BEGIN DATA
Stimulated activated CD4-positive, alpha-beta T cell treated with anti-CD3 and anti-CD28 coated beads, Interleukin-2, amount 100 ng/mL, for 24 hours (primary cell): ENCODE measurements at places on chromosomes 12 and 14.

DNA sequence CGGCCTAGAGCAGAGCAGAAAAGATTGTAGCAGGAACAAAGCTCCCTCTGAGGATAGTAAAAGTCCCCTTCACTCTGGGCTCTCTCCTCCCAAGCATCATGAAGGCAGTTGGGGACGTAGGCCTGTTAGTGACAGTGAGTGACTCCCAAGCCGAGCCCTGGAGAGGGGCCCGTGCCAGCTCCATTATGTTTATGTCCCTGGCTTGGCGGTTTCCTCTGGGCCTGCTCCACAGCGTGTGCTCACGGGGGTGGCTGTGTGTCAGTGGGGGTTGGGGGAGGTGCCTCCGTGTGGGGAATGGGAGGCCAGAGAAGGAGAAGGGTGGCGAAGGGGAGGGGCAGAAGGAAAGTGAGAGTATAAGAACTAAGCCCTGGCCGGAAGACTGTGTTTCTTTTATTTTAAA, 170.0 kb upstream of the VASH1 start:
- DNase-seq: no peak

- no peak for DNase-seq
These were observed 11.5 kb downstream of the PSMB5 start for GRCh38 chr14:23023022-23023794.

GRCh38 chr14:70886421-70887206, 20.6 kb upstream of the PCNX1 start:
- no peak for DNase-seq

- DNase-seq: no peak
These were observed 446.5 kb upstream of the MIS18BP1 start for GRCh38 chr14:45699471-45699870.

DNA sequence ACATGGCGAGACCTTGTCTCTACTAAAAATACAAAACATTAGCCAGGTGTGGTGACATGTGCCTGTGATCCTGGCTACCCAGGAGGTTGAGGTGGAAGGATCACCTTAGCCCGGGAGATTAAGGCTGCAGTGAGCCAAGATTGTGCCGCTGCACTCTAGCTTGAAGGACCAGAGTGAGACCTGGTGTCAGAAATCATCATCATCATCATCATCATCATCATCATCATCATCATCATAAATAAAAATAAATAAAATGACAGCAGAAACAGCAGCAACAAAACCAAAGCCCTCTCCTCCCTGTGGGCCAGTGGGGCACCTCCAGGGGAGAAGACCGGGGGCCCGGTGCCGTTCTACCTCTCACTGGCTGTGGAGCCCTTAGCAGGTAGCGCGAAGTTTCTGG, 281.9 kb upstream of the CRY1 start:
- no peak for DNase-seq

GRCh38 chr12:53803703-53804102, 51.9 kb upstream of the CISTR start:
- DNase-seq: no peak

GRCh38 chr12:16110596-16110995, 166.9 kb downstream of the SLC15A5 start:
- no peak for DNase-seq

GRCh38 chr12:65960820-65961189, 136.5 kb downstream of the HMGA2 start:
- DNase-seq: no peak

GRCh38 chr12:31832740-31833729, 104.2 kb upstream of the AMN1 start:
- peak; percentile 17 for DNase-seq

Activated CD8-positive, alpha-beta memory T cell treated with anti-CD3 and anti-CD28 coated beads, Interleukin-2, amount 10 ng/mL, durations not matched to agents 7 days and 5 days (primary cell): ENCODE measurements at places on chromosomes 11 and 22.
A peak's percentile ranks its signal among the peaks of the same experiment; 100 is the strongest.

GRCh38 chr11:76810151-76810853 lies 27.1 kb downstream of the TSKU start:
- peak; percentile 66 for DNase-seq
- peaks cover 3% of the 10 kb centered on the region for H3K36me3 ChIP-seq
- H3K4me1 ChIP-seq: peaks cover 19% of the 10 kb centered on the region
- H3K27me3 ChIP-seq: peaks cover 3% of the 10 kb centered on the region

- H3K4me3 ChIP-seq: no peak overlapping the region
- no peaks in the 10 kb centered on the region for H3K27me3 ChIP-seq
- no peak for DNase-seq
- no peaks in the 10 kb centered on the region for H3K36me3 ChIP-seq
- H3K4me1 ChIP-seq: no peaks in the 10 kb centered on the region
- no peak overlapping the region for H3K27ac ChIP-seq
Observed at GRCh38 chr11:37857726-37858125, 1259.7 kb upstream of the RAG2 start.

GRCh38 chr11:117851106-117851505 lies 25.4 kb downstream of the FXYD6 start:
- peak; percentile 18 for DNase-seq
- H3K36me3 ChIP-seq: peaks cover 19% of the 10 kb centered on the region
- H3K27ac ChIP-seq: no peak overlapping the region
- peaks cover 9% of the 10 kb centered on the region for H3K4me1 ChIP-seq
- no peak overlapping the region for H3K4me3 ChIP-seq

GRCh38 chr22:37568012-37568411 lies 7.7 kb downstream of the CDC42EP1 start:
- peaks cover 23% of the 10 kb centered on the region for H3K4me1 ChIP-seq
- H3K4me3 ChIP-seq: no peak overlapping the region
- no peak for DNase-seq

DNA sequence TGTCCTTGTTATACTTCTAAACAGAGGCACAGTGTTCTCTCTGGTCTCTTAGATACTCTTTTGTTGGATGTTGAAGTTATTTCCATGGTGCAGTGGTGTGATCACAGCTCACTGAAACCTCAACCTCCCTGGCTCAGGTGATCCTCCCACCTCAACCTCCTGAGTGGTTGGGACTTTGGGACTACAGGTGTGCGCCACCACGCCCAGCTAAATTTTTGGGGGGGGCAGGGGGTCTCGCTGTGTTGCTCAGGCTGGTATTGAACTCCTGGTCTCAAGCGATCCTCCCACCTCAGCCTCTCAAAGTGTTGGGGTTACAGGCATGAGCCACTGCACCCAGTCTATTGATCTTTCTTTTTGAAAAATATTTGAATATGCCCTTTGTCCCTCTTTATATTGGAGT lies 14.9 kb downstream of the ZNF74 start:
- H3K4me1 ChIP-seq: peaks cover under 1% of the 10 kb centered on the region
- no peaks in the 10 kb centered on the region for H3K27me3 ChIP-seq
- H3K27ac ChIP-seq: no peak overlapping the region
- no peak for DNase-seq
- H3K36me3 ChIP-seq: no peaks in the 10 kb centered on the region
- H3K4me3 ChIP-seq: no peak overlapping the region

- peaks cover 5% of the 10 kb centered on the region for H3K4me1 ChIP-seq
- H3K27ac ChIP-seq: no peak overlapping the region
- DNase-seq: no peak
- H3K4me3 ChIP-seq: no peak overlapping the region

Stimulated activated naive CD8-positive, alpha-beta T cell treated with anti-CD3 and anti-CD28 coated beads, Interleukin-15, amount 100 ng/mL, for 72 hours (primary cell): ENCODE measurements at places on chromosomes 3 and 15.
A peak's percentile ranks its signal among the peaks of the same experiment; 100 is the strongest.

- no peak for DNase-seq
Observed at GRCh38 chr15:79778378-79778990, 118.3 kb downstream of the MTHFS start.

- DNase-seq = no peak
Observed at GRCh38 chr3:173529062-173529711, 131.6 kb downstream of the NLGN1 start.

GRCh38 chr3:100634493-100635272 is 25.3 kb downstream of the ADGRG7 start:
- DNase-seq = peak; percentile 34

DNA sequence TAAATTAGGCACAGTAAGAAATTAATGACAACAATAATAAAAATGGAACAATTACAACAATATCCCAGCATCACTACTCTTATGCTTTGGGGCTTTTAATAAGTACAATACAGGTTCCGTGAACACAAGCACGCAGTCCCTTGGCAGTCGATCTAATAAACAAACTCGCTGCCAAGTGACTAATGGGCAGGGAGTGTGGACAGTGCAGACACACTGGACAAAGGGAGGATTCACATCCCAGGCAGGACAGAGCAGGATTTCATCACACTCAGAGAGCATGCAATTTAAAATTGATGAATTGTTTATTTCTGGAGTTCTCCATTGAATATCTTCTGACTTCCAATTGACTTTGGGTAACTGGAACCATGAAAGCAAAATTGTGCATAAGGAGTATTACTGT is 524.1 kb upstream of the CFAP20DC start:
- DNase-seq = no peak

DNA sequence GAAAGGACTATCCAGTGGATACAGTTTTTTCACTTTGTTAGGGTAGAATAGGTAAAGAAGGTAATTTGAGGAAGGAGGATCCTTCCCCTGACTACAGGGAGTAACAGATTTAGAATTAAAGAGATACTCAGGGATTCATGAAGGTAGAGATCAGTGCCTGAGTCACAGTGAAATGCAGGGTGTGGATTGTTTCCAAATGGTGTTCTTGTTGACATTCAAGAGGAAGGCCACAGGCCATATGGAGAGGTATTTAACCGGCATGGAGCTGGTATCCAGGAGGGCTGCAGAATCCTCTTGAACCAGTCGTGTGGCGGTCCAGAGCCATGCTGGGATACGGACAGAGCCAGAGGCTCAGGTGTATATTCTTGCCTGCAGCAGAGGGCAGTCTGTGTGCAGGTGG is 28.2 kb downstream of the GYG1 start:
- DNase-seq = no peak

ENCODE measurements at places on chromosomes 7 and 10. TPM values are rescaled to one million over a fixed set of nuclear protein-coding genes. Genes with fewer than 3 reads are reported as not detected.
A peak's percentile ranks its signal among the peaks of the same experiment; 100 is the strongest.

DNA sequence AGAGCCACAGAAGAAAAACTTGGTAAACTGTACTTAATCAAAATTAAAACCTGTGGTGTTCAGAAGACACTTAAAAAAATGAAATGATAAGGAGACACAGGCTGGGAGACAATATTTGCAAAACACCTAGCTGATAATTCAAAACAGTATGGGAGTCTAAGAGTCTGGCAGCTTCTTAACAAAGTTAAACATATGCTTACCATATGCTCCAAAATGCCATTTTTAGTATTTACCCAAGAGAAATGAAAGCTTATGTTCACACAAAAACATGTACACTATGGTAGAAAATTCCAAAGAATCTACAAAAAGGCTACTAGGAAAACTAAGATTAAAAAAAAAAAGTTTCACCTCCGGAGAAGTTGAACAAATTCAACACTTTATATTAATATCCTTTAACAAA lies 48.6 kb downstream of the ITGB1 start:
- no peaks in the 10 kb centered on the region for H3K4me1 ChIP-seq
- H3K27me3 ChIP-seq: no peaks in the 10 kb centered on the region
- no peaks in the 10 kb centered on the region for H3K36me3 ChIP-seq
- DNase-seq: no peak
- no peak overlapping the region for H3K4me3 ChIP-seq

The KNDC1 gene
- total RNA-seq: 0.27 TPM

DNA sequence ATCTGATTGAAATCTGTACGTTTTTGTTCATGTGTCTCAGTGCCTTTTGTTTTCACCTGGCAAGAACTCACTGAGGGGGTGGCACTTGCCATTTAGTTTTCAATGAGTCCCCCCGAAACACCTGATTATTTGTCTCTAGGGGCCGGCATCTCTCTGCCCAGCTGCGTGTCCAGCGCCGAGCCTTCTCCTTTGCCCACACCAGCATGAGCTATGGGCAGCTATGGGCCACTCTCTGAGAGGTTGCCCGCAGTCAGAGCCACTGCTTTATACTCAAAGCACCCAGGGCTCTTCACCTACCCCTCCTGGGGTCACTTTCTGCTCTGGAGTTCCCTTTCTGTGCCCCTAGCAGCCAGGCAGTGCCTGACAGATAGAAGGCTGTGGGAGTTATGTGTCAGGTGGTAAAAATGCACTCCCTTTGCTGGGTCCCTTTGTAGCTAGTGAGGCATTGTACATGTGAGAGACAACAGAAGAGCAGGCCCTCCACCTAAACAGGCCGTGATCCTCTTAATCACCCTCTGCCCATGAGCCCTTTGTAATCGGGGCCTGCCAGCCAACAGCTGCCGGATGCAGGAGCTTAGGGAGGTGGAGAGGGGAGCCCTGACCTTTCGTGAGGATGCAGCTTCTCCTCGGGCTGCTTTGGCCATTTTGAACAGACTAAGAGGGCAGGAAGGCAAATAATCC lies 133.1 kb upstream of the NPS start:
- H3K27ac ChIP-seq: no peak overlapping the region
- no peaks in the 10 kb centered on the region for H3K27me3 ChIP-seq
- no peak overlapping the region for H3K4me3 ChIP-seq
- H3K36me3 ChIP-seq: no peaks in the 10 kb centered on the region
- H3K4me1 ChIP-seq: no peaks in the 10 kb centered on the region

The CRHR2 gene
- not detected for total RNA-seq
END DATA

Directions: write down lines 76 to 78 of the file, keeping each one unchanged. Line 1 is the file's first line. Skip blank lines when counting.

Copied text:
- total RNA-seq: 0.27 TPM

DNA sequence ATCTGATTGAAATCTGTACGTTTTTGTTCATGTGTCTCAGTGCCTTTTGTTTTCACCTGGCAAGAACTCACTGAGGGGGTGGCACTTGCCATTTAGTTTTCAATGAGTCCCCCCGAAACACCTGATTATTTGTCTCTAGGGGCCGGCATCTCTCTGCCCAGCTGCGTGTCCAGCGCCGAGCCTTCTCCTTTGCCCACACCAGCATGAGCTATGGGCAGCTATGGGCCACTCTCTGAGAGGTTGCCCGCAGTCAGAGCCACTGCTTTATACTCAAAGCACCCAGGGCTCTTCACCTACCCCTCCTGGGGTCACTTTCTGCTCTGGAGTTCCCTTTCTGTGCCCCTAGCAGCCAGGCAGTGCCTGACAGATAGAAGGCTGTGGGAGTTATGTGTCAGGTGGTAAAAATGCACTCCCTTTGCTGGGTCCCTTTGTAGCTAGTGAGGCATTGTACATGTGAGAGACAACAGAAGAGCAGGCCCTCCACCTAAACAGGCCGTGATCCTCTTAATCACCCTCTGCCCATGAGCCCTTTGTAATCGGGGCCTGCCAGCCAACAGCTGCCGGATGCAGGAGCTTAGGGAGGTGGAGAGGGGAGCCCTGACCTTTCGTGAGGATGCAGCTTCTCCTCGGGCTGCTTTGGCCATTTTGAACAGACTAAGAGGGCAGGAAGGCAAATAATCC lies 133.1 kb upstream of the NPS start:
- H3K27ac ChIP-seq: no peak overlapping the region